What You Need To Know:
Moderately strong pagan worldview with some moral elements; 95 obscenities & 9 profanities; moderately strong slapstick Mafia-type violence which including threats with guns, shooting, man thrown to sharks, hitting, kicking, man thrown from high window, & slapping; briefly depicted adultery & some sexual talk; upper male nudity & women in bikinis; alcohol use; smoking; and, lying & scalalogical humor.
“I would never do a movie that trivializes violence,” said writer/director Harold Ramis. For the most part he succeeds in the making of ANALYZE THIS, even though it is the story of a tough New York gangster who suddenly begins to experience anxiety attacks and finds himself seeking the aid of a reluctant, but inquisitive, therapist.
The movie begins with Paul Vitti (Robert DeNiro) as the head of a major crime family barely surviving an attack on his life in typical mob style, in a hail of bullets at a local Italian restaurant. Not far from there, Dr. Ben Sobel (Billy Crystal), a divorced psychiatrist and single parent, is attending a party honoring his father, a pretentious publicity craving, Upper East Side therapist and author, who is too self-absorbed to pay much attention to his own son’s wedding announcement.
While attempting to find out who is trying to rub him out, Paul Vitti discovers that he has developed some heavy emotional problems, such as breaking into uncontrollable sobbing, panicking unrealistically and losing his concentration during sex. This state of affairs is not only disconcerting to a “macho” man like him, but also to his soldiers who find it all more than just unbecoming, but actually downright embarrassing.
To make matters worse, a major meeting of all the crime families is coming up very soon, and Vitti needs to put himself back together before the meeting takes place, before everyone else finds out his emotional shortcomings. As bad luck would have it, Dr. Sobel, drives into the back of Vitti’s’ car, the trunk of which happens to contain more than just a spare tire. A minor traffic accident becomes a fateful event when Jelly, (Jospeh Viterelli), Vitti’s driver and faithful right hand, suggests that maybe this “guy” can help him find the answer to what ails him.
Vitti doesn’t lose any time in pushing his weight around, and interjecting himself into every aspect of Dr. Sobel’s life, even his wedding to Laura (Lisa Kudrow), a television reporter who can’t make heads or tails of what is happening. She is smart enough, however, to realize that with bodies falling out of buildings and bullets flying over the entire place, her wedding is turning out to be nothing like the wedding she envisioned. Before anyone can say “I do,” Ben finds himself completely immersed in the gangster lifestyle with mobsters, guns, linguini, and FBI agents all around him, and Vitti literally crying on his shoulder every five minutes. Like so many movie comedies before this one, it all comes to a head in the grand finale at the meeting of the crime families, and not without a final twist or two to boot.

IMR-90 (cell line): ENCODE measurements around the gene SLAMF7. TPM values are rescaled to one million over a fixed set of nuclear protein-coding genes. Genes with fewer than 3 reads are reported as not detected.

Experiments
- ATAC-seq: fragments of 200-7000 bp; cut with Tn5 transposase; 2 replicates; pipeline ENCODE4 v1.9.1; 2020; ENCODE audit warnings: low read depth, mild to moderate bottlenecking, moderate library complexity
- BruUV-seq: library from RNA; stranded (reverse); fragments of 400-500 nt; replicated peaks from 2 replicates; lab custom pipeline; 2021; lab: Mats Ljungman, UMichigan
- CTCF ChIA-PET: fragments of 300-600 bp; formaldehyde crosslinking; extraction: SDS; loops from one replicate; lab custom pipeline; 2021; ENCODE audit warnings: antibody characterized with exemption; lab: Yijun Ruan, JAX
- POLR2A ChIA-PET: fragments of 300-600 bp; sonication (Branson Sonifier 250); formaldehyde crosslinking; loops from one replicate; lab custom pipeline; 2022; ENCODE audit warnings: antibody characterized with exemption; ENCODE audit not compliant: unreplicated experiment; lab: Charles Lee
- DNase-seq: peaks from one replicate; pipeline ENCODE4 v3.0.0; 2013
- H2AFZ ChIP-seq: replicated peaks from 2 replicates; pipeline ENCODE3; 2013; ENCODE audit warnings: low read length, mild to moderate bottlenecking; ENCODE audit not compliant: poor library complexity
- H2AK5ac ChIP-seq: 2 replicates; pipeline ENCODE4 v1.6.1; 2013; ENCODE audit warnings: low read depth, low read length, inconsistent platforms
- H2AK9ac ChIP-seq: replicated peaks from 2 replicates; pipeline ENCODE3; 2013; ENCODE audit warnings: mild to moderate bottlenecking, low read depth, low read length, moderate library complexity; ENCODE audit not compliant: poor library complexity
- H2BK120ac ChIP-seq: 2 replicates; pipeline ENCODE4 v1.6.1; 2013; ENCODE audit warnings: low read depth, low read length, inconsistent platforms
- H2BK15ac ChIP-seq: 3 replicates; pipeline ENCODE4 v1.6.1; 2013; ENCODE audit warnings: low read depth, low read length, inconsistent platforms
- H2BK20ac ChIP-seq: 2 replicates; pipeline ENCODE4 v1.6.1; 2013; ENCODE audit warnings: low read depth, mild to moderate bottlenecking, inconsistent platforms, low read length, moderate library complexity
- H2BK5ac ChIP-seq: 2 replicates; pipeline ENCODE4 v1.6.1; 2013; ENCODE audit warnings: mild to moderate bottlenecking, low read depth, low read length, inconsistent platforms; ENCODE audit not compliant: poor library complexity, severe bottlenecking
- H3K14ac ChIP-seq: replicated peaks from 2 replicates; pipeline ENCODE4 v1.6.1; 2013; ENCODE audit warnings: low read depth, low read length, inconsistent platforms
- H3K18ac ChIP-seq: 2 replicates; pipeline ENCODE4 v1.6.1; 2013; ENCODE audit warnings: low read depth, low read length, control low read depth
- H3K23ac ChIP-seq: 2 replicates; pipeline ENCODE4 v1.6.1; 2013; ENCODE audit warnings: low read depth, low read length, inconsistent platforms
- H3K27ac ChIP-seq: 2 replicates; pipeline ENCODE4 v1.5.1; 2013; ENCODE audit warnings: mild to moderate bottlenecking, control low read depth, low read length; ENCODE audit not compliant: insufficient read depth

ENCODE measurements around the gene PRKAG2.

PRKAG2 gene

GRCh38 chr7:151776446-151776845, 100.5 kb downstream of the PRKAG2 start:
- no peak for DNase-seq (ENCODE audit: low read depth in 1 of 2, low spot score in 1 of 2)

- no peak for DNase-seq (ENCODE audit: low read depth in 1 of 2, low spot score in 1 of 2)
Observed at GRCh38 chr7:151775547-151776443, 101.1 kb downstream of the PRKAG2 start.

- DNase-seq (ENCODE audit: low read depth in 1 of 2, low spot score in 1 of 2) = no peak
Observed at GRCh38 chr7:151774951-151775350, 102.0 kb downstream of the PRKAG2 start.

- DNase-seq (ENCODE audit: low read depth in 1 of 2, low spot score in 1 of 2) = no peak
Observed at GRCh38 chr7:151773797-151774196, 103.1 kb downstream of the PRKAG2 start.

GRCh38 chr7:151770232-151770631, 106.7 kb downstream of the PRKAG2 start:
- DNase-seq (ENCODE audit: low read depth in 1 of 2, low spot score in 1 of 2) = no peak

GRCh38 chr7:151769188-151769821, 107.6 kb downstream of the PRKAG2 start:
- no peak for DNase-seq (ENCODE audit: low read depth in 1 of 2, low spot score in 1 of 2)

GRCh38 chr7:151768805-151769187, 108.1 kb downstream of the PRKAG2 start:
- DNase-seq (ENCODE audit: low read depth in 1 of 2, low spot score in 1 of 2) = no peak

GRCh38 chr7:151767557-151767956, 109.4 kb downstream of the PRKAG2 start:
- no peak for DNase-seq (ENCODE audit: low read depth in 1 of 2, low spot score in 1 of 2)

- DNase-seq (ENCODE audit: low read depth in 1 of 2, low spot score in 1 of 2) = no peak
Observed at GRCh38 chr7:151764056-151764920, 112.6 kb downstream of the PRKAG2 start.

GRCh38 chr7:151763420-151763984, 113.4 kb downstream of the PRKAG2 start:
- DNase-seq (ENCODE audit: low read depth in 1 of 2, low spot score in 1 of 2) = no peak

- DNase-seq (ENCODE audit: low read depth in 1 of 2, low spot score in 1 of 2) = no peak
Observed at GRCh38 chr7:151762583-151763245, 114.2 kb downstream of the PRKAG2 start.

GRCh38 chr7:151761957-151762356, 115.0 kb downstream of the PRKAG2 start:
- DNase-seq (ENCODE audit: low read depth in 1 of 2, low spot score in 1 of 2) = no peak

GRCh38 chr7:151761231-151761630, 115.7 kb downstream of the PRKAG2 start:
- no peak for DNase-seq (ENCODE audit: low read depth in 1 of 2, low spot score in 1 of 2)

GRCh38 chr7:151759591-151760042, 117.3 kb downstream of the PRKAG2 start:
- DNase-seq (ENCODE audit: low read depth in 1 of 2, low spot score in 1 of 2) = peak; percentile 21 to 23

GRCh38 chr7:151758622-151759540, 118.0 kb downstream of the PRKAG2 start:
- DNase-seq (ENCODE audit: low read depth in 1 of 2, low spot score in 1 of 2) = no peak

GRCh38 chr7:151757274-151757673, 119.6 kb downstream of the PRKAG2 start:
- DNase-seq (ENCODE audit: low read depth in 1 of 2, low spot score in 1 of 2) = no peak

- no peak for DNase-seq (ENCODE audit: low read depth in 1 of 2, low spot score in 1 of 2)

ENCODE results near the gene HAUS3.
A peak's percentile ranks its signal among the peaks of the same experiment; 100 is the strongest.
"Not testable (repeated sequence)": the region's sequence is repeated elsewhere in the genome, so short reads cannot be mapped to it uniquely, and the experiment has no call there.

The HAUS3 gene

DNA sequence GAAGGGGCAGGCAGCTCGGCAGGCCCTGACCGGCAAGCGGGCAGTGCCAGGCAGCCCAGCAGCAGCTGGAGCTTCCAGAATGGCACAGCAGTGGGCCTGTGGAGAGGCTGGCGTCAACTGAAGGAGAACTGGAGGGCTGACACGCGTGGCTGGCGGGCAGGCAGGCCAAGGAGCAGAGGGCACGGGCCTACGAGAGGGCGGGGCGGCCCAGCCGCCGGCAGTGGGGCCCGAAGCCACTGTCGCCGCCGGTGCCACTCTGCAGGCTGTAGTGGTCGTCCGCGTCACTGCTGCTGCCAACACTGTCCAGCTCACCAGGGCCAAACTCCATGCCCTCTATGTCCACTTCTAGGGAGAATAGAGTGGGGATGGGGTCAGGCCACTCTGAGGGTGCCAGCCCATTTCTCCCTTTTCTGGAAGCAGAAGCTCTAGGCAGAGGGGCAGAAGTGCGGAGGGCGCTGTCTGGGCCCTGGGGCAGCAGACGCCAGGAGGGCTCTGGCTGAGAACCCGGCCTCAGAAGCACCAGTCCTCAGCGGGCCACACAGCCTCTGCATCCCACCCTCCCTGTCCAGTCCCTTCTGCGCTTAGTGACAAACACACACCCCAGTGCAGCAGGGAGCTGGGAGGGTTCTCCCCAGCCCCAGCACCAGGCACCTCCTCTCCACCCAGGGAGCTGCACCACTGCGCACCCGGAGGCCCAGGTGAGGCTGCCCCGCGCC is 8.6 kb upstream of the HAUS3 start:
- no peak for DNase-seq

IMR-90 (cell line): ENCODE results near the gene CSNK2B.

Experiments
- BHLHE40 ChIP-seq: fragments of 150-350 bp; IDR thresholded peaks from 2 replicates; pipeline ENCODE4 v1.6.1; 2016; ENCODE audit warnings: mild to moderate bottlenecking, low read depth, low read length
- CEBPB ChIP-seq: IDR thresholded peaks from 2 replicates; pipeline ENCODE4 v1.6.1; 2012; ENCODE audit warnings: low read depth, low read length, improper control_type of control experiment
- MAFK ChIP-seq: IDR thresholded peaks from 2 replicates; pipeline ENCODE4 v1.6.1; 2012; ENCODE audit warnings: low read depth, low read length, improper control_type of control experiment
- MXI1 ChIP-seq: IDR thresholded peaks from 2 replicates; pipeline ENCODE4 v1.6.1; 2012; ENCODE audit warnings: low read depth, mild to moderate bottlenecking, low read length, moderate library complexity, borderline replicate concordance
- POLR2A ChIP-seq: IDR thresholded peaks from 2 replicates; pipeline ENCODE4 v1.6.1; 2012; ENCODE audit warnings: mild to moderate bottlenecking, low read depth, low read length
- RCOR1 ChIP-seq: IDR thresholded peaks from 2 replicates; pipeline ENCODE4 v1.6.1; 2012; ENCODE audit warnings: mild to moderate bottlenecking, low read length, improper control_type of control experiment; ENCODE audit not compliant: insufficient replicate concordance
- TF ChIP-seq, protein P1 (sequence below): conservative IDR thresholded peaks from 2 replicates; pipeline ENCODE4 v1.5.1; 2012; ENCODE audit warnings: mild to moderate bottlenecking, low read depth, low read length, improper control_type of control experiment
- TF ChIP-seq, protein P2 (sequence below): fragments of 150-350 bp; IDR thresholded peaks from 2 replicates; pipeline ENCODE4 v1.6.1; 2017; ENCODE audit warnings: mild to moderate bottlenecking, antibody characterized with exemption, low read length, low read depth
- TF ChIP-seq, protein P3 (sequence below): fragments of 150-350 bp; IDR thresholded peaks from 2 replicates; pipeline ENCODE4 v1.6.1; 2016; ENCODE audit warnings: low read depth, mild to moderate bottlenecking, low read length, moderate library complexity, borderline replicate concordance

Though a one-joke movie, making fun of the stress that a Mafia boss has, ANALYZE THIS is a lot of fun. In many ways, it is reminiscent of the Jack Nicholson/Kathleen Turner vehicle PRIZZI’S HONOR, but better, because the serious aspects of it have a deeper bite than PRIZZI does. The strong disarming and disruption of Ben Sobel’s life, while funny, is also both disturbing and sobering at the same time. Billy Crystal and Robert DeNiro are such accomplished actors that even if the writing had been weaker, they probably would still have pulled it off anyway.
DeNiro’s long list of credits and versatility has clearly established him as one of the foremost screen actors. It is somewhat puzzling, therefore, that in recent years he has increasingly turned to portraying ethnic characters, thus effectively limiting his range. Lisa Kudrow, on the other hand, was disappointing, perhaps overshadowed by her giant costars, having failed to meet them at their level. Joe Viterelli as Jelly, the seasoned mobster is perfect in his role, and Chazz Palminteri is also credible as Vitti’s nemesis.
Although Ramis tries to keep this movie at a level any audience would enjoy, he nevertheless gives in to the demands of modern moviemaking which includes a barrage of swearing, profanities, obscenities, and some graphic sexual activity. Also, it is hard to be sympathetic to a killer. That is both the irony and the humor of ANALYZE THIS. Both are at odds with each other and create a weaker movie than necessary. The Lloyd Bridges movie MAFIA took the comedic low road, but ANALYZE THIS takes the comedic high road. This may appeal to many, even though the movie’s narrow humor and objectionable material probably will make it inaccessible to larger audiences.
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